Servings: 8 Prep: 15 mins Cook: 1 hr Total: 1 hr 15 mins
I operate a low-carb, ketogenic, and largely primal website, suggesting certain ingredients are off the table. Sweet potatoes would likely fall firmly into that camp, but I’m a rebel. I’m a renegade. I thrive on swimming against the current.
As much as I believe in keeping carbs low, I also tend to believe limits can cause issues downstream. If one spends all their time limiting themselves, then find themselves cursed with an unstoppable craving, they may fall off the edge of the earth into a bowl of sweet, chocolate pasta.
Often times cravings are the result of the body needing some missing vitamin, mineral, or even some kind of macronutrient, like fat. If someone is confining themselves to a highly restrictive diet, this is certainly plausible. There are also certain psychological, cultural, and mnemonic issues which can cause cravings.
Put simply, “I miss pineapple!” This can cause a raging, swirling mind-game, endlessly circling tropical fruits. This, too, can lead to some kind of deep dive into the snack aisle at the local Piggly Wiggly.
This is why I often prescribe thoughtfully baking certain risky ingredients into one’s way of eating. You want pineapple? Go for it! Yes, it’s high in carbs and may cause a spike in blood sugars, but your body could be low in Vitamin C or Manganese. In the body’s non-vocal way, it’ll just start to crave those nutrients. Plug the hole with pineapple!
I will personally enjoy something like a small bowl of freshly sliced pineapple earlier in the day and on a day that I know I’m going to be active. I’ll enjoy the lunch or snack, then hit the gym or the trails, using that glucose in my blood for quick energy, and burn through it, before the insulin has time to stash it on my rear for another day.
Or, I’ll dilute the pineapple into something larger, like a bread or ice cream. I’ll cut up a fresh pineapple half, sauté it in butter and sweetener, to get some nice caramel flavor, reduce the water, and boost the sweetness. Then, I’ll use my caramel nibblets within something bigger and grander. This gets me the taste sensation, nutrients and sense of freedom, all while keeping the overall carb count low.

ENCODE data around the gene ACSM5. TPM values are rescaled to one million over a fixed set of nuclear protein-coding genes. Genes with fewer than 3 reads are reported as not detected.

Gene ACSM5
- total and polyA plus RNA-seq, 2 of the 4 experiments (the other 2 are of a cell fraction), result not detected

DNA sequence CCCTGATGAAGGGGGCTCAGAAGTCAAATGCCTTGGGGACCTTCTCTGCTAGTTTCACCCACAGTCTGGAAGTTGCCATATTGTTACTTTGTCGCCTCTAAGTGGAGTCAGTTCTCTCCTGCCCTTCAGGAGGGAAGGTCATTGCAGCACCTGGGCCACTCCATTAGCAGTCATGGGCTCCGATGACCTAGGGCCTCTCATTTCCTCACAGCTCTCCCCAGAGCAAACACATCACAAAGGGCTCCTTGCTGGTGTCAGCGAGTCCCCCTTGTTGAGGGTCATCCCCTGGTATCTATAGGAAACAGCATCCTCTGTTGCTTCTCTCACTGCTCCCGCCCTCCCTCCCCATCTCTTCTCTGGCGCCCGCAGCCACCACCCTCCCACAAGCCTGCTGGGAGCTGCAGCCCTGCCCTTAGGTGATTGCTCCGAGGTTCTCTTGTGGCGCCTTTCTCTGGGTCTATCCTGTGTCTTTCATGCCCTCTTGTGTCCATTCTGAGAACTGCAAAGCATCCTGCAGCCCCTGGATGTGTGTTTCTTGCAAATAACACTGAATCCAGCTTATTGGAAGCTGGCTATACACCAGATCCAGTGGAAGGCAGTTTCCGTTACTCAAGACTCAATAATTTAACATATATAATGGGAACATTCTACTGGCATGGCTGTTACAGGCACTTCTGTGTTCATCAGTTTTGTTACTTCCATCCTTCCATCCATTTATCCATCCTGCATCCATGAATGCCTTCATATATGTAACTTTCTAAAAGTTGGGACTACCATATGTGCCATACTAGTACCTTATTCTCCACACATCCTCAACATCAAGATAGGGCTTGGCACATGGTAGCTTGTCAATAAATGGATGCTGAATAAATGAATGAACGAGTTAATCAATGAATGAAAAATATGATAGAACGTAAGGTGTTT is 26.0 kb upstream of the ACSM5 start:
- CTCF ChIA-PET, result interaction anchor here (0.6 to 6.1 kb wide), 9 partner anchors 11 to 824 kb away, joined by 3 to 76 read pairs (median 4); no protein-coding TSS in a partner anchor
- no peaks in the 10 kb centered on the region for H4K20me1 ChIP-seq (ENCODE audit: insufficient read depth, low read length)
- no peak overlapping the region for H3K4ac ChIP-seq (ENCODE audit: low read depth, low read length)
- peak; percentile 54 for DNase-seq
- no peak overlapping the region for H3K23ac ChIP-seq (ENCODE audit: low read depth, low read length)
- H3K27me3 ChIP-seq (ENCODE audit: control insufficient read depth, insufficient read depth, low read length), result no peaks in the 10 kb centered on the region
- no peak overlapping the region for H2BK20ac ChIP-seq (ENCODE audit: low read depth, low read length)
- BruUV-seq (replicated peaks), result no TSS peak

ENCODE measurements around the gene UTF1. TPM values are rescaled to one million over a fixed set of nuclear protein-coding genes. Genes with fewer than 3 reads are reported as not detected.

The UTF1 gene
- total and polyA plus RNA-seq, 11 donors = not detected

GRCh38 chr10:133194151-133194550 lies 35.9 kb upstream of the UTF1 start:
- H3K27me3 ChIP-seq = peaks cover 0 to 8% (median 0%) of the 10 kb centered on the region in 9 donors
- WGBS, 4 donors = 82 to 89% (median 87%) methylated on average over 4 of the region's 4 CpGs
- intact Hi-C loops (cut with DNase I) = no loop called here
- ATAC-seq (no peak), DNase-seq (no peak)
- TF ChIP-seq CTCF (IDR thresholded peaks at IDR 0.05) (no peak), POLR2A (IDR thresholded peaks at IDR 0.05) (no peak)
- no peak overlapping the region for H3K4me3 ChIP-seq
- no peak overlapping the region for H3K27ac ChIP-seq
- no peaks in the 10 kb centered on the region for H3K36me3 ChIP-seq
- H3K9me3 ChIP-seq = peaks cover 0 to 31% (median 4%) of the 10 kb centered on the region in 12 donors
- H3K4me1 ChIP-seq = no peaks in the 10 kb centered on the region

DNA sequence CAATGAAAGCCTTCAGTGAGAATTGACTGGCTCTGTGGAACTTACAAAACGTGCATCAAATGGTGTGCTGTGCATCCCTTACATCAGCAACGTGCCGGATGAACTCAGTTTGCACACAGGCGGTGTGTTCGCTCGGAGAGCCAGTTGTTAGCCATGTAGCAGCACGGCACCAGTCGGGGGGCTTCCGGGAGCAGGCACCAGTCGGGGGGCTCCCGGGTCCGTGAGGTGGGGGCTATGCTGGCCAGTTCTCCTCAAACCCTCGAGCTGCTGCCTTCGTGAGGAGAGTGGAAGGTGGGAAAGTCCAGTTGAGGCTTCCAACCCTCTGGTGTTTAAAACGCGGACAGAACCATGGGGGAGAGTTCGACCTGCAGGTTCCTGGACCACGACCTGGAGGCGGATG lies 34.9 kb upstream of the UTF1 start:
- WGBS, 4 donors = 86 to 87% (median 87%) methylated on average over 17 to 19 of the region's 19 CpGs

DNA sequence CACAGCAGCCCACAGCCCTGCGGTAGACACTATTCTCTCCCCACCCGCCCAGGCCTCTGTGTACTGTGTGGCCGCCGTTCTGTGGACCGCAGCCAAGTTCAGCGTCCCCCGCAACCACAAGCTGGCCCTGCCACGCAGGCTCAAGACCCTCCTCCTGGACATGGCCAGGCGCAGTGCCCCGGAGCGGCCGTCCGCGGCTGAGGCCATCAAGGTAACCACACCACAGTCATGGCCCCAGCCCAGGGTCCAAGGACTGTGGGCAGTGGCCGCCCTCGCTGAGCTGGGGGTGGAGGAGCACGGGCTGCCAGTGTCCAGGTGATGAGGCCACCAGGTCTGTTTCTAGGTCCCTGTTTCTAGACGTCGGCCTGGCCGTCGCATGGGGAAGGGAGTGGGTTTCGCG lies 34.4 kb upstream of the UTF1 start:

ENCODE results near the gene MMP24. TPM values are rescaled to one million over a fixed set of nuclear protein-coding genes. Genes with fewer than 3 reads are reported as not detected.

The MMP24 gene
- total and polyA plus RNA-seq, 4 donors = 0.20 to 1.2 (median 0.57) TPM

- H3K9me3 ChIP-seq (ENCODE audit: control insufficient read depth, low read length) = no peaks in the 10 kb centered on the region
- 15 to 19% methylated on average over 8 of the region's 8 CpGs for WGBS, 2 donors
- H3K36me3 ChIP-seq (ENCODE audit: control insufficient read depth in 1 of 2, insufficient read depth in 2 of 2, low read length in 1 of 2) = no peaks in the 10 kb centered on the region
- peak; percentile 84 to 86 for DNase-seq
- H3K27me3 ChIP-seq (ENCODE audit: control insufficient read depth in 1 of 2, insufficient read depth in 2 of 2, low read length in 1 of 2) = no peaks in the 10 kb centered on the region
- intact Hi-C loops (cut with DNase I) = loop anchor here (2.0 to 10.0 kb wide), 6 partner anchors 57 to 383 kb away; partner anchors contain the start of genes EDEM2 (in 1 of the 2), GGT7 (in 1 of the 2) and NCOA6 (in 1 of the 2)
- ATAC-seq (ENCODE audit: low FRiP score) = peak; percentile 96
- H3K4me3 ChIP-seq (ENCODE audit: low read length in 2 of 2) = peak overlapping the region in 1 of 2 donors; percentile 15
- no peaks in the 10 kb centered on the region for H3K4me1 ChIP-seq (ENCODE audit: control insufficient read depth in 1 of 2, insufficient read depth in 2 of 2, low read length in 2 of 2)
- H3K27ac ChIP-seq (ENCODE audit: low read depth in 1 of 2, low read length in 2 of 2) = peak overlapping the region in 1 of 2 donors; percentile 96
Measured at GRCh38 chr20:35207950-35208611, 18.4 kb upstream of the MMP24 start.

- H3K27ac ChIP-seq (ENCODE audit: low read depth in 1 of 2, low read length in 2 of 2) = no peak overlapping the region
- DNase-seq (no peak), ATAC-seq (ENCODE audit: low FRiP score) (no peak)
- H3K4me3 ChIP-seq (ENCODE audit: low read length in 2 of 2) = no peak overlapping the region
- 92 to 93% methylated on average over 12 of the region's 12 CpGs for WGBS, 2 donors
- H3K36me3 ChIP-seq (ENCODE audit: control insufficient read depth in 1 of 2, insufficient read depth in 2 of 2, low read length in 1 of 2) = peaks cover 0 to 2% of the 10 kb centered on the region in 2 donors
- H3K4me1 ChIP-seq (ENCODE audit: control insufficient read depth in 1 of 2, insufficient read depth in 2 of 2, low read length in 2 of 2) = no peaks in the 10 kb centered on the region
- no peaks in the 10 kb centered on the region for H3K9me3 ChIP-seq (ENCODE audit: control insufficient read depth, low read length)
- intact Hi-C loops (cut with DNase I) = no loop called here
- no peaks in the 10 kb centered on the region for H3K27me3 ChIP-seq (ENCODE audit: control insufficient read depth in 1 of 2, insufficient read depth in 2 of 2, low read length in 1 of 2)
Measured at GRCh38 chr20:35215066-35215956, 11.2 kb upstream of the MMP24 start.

Then, there are just good ol’ fashioned cheat days, which can be once a week, or a single weekly meal, or reserved for only holidays, etc. This particular recipe came about as part of a bigger topic of Father’s Day. Maybe Dad is itchin’ to splurge for a moment?
In the case of this recipe, I readily acknowledge that the carb count will break the bank. However, using some of the ideas above, I might suggest enjoying something like this on an active day, and/or as part of a planned cheat. Beyond that, I took something a bit on the carby side (also loaded with Vitamin A) and diluted it with fat and protein, suggesting one would eat a smaller sized Twice Baked Sweet Potato than one may ordinarily expect and enjoy it with the full knowledge that it’s calorie dense and flavorful as all get out. I’ll also add that you can absolutely eat the skin. It’ll boost the fiber and slow the conversion of starch into blood sugar. Tasty, too!
All of this is to say, this is just me and how I roll. Some people need structure and to count every little thing. Something like this falls outside their boundaries. I fully support and can get behind any approach one may choose to take, provided they’re benefitting from it. For those closer to my approach, this is a fantastic, indulgent periodic splurge. For those who are a bit on the newer side, or those needing to keep things dialed in a bit more, perhaps move on… Though, I still suggest the above is worth noting and baking into the ol’ bag of tricks. The idea is to stay on the wagon. If you find yourself falling off, it may be prudent to dial into some alternative thinking.